Friday, June 29, 2012

Lincare (LNCR) - Takeover Rumors Push Stock Up 35%; Vol at Annual High... But is it High Enough?

LNCR is trading $33.29, up 3.1% with IV30™ up 9.8%. The LIVEVOL® Pro Summary is below.


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Lincare Holdings Inc. (Lincare) is a provider of oxygen, respiratory and other chronic therapy services to patients in the home. The Company’s customers suffer from chronic obstructive pulmonary disease (COPD), such as emphysema, chronic bronchitis or asthma, and require supplemental oxygen, respiratory and other chronic therapy services.

This is a stock and vol note in a company that has been ripping as of a few days ago due to takeover (and bidding war) rumors. Let's start with the news, then get into the stock and vol moves:

Lincare Holdings Inc. (LNCR), a U.S. provider of oxygen and respiratory therapy services, is seeking a buyer and has attracted interest from companies including Germany’s Linde AG (LIN), two people familiar with the sale said.

Air Liquide SA (AI) of France has also expressed interest, one of the people said. JPMorgan Chase & Co. is advising Clearwater, Florida-based Lincare in talks with potential buyers, said the people, who asked not to be identified because the process is private. Linde, the world’s second-biggest maker of industrial gases, has also hired investment banks to advise it on a possible bid, one person said.

Since the close of June 26, Lincare has risen more than 32 percent, valuing the firm at $2.9 billion euros as of 12:21 p.m. New York time today. The Financial Times’s FT Alphaville reported on June 27 that Linde is leading the bidding in an auction for the U.S. company, citing unidentified sources. Linde Chief Executive Officer Wolfgang Reitzle has identified health care as one of the firm’s growth areas and in January agreed to buy Air Products & Chemicals Inc. (APD)’s home-care business.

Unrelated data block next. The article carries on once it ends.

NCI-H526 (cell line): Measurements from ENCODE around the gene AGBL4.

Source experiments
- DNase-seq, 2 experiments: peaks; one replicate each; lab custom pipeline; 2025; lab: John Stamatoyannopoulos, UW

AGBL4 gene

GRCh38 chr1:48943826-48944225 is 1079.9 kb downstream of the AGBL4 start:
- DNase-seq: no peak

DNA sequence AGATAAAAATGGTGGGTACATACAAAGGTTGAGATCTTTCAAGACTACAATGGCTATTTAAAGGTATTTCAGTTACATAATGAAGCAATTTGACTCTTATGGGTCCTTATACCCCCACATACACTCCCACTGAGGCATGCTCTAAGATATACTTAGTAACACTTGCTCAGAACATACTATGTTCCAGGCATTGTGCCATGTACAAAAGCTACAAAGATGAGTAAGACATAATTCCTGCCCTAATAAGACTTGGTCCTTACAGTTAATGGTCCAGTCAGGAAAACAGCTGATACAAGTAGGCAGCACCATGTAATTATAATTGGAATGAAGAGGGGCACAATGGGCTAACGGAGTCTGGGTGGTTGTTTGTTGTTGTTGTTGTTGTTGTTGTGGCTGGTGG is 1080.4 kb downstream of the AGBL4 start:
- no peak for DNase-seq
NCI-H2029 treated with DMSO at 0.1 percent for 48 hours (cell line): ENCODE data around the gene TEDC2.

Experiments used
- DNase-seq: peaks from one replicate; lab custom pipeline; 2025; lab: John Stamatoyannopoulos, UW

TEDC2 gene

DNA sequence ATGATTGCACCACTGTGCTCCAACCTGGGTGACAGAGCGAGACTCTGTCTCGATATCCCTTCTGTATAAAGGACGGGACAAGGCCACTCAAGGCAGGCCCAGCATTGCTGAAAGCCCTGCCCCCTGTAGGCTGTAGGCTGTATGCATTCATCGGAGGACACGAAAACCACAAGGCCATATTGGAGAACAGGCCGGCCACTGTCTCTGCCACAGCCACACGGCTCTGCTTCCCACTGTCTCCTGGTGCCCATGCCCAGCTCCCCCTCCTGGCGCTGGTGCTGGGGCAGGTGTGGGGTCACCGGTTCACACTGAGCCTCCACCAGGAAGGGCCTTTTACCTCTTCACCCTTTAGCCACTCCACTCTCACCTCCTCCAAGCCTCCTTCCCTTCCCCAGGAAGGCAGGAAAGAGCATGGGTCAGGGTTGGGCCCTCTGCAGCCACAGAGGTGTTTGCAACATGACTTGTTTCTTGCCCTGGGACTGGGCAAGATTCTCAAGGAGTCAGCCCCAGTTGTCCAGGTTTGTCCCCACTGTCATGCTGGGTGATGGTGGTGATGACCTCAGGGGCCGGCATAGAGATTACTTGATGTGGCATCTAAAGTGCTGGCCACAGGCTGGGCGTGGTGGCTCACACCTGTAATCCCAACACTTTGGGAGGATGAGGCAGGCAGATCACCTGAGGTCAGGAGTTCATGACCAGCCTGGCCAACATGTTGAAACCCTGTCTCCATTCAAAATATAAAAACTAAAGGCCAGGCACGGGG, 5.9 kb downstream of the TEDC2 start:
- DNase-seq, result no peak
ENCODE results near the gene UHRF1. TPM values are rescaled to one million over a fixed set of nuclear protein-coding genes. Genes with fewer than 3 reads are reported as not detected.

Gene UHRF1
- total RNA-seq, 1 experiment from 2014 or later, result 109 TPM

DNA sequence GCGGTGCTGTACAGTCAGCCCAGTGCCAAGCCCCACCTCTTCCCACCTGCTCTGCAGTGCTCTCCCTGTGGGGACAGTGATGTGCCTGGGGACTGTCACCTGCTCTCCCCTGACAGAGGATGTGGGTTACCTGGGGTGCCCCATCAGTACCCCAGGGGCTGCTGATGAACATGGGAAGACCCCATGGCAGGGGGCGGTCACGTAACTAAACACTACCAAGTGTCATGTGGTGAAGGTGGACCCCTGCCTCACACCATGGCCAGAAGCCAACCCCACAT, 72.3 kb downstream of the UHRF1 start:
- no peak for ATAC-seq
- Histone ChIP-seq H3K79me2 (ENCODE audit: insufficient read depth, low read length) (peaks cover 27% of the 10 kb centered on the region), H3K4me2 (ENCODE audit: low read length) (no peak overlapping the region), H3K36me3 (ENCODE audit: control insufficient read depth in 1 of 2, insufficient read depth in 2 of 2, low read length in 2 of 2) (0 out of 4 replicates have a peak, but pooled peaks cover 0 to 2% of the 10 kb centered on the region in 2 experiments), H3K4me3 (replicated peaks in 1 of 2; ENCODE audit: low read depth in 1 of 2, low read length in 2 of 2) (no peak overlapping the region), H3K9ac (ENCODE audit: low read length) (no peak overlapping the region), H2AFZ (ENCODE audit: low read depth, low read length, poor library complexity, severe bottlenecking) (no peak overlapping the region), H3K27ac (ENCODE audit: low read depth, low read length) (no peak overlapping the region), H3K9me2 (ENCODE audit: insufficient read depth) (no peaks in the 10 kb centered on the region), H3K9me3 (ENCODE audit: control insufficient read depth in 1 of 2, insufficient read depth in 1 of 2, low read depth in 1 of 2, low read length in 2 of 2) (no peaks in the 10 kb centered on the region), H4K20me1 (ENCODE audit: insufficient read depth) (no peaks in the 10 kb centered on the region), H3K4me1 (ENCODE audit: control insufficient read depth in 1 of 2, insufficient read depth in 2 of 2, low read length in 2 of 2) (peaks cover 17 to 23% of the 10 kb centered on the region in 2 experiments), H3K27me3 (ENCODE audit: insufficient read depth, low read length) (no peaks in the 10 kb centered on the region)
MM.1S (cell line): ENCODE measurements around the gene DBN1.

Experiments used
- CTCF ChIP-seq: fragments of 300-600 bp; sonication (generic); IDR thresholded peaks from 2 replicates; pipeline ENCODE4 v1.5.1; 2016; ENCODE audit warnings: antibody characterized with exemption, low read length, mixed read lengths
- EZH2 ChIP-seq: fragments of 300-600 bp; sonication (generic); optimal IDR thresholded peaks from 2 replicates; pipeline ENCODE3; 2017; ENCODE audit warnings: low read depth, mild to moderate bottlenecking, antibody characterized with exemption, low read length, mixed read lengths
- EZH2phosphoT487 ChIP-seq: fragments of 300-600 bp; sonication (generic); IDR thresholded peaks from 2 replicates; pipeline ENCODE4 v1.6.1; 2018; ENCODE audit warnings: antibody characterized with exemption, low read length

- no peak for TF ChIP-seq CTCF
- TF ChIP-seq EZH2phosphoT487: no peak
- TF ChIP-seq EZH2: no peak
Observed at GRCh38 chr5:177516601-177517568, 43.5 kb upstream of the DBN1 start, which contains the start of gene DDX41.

Lincare may be worth $40 or more per share if it’s bought, Jefferies Group Inc. analyst Brian Tanquilut said in a note this week, raising the stock to “buy.” The stock was at $33.46 in early afternoon trading.

Private equity firms may also be interested in the company, said one of the people. The company is an “ideal” leveraged buyout target, Citigroup Inc. analyst Gary Taylor wrote in a note this week.

Source: Bloomberg via Yahoo! Finance; Lincare Said to Draw Interest From Linde and Air Liquide, written by Aaron Kirchfeld and Jeffrey McCracken.

Very exciting...

Let's turn to the Charts Tab (six months), below. The top portion is the stock price, the bottom is the vol (IV30™ - red vs HV20™ - blue vs HV180™ - pink).

On the stock side, we can see the abrupt pop that the article referenced. This was a $25 stock a few days ago and had been trading in a fairly tight range over the last six months -- roughly between $22 and $28. The 52 wk range is [$19.17, $33.19], meaning the levels reached today are new highs.

On the vol side, we can see the implied popping with the short-term historical realized vol. In English, the implied has moved with the stock. The 52 wk range in IV30™ is [21.08%, 72.49%], where that top number was reached on 6-27-2012.

One interesting question may be to ask that, while the vol is at or near an annual high, is ~70% really high enough? I mean, is this company literally in a bidding war? Will the decision (or news) be announced soon?

Let's turn to the Skew Tab to examine the monthly vols.

We can see a clear vol increase from the back to the front. While earnings are due out in the Jul cycle, that vol is not just from earnings -- it's the event (or possible event) risk surrounding a takeover target that's driving the risk. I do note that the OTM calls actually do have lower vol than the ATM strikes -- that's "normal" but this company isn't "normal" right now -- the takeover stuff is known. The skew shape is odd, which is to say, it's oddly normal, IMHO.

Finally, let's turn to the Options Tab, for completeness.

We can see the monthly vols across the top are 68.39%, 53.81% and 38.54% for Jul, Aug and Nov, respectively. Or in English, the options reflect substantially more risk in the near-term than the medium to longer-term.

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